Roses are red, violets are blue. But why? What makes the eye see the colors it does and how? First we must understand the basic structure of the human eye. The cornea is the outside membrane of the eye covering the iris and the pupil. The iris is the colored part of the eye and the pupil is where light enters the eye and enables us to see. Just behind the pupil is what is known as the lens, this corrects what we perceive through the eye and refracts the light we see into the retina covering the back of the eye. In the back of the eye is the optic nerve which directs the signals of what we are seeing to the brain to finish being interpreted and allows us to see everything around us.
Now, the retina is covered with tiny cells called cones and rods. Right now, we’ll only be discussing the cones, which are what give us the color vision. Humans have three types of cones that allow us to perceive colors; those cones are the yellow (or red) cones, violet (or blue) cones and green cones.
When light hits our eyes, it refracts through the lens in the eye to the retina on the cones. The various colors come from what is called the visible spectrum, which is a smaller part of an entire standard of wavelengths of different sorts, but that’s a different discussion. The visible spectrum consists of every color able to be perceived by a human being.
How does that work, one might ask? As mentioned before light passes through the cornea and the lens focuses the light onto the back of our eye. When the light hits the back of our eye the retina, covered in rods and cones, converts the “light into corresponding electrical signals” (“Light and the,”) which goes to our brain for further interpretation of the signals.
Now rods are what allow us to see detail in everything we see throughout the day. “They are responsible for our dark-adapted vision” (Nave). What this means is that at night and in dimmer lighting, we don’t see as much color vision as we do shadows and detail. Color vision requires bright light while detail and shadow vision does not need as much light. To be able to see considerable well in darkness, it rakes about “30 minutes or longer, because the rod adaptation process is much slower than that of the cones” (Nave). Also, there are many more cones than rods right around the optic nerve. However, there are no rods and cones over the optic nerve, which give every eye a blind spot.
This blind spot is where you cannot see anything, for obvious reasons considering there are no rods or cones there. The blind spot is mainly in the peripheral vision, which surprisingly enough doesn’t have color vision. The reason being is because in our peripheral vision there are far more rods than cones.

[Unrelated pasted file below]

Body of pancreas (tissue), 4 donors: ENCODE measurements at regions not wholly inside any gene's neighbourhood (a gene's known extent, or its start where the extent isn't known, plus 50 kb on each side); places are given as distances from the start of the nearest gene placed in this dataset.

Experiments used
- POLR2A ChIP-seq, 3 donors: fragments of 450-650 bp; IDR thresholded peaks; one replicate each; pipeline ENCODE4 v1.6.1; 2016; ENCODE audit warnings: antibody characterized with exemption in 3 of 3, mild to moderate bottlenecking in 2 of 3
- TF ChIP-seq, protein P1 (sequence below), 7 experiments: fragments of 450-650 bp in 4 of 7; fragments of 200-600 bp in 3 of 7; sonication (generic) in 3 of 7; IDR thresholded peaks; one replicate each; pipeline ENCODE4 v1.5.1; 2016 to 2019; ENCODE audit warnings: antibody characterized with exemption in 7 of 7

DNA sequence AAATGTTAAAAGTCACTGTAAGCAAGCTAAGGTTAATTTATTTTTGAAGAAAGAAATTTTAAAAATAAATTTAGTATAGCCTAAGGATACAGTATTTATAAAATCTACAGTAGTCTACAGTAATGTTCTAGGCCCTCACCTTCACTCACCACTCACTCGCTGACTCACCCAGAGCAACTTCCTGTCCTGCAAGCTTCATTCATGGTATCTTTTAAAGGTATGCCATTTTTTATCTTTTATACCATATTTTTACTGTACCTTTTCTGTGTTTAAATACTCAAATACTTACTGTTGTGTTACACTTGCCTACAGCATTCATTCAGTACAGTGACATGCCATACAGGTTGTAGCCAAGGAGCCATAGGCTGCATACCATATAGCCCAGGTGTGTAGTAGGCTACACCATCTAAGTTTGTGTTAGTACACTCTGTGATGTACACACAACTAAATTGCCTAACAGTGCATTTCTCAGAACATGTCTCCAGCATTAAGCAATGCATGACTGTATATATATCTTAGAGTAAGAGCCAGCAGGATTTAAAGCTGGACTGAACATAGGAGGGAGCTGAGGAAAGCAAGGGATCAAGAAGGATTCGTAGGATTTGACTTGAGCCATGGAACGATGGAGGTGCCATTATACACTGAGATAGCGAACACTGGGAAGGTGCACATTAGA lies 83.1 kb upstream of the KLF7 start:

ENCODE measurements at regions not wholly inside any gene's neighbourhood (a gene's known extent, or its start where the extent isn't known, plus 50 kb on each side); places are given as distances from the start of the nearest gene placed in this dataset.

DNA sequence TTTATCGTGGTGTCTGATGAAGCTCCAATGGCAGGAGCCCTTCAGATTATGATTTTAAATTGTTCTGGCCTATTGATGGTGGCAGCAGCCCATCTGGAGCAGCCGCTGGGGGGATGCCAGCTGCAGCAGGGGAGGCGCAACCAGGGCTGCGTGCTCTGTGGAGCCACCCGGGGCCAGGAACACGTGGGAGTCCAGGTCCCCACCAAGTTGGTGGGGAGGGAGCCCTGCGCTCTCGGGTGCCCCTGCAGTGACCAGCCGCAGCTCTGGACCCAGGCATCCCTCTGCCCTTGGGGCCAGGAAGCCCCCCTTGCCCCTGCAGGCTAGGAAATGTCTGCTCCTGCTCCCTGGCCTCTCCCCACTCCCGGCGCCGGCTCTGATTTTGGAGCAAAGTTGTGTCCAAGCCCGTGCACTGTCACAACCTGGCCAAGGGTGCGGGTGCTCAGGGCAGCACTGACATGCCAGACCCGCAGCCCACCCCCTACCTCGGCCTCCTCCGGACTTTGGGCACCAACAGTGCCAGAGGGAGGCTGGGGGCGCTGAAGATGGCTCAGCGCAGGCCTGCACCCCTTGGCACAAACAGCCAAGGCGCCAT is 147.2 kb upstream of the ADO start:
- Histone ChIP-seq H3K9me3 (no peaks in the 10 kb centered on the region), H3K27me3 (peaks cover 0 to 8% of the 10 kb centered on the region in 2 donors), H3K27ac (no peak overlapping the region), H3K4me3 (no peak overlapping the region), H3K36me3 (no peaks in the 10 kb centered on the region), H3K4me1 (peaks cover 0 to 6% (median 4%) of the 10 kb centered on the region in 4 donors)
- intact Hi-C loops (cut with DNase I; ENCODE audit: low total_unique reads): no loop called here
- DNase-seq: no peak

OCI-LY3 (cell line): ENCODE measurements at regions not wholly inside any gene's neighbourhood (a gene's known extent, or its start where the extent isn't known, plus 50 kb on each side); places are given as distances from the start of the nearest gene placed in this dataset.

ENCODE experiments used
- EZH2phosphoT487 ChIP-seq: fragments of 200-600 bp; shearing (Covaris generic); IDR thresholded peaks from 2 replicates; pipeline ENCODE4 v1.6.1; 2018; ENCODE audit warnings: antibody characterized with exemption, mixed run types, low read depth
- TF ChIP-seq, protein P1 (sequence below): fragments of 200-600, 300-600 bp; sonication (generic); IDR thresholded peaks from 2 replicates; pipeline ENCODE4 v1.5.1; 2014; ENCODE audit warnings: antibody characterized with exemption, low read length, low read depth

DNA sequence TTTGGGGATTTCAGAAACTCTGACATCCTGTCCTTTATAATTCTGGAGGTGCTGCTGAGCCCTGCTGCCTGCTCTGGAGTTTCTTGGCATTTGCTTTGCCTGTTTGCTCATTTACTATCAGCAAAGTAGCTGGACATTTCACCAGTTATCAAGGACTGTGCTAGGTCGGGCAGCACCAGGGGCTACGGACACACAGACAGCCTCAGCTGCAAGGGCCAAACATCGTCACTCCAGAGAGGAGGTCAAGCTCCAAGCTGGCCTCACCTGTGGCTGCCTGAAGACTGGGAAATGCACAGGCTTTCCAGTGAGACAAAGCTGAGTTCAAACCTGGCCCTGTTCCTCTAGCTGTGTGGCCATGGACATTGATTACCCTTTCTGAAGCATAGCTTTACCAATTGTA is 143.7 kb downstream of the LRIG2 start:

Now there can be problems with color for some people, including myself. Some people lack certain cones in their eyes or lack the use of those cones making them see colors very differently than the rest of the world. Another term for colorblindness is “Dyschromatopsia” (“Color vision: one,”). John Dalton, an English meteorologist and chemist actually had colorblindness and could only see the color yellow (“Color vision: one,”).
There are many types of colorblindness. Regular vision is trichromatic with three colors, whereas colorblindness can be dichromatic or monochromatic, with either two or one color. There are three types of dichromatic vision: deuteranopia with no green cones, protanopia with no red cones, or tritanopia with no blue cones (Lambert). People with monochromatic vision truly do see the world in black, white and grey like you would think when hearing colorblind. There are two types of this vision as well: achromatopsia, which is poor vision, and nystagmus, which gives you literal googly eyes (Lambert).
Think you’re colorblind? Take the test! See what you can see in the picture below.
Color vision: one of nature’s wonders. (n.d.). Retrieved from http://www.diycalculator.com/sp-cvision.shtml
Gouras, P. (2009). Color vision. Webvision: the organization of the retina and visual system, Retrieved from http://webvision.med.utah.edu/book/part-vii-color-vision/color-vision/
Lambert, K. (n.d.). How colorblindness works. Retrieved from http://science.howstuffworks.com/life/human-biology/colorblindness1.htm
Light and the eye. (n.d.). Retrieved from http://www.handprint.com/HP/WCL/color1.html
Nave, R. (n.d.). The rods and cones of the eye. Retrieved from http://hyperphysics.phy-astr.gsu.edu/hbase/vision/rodcone.html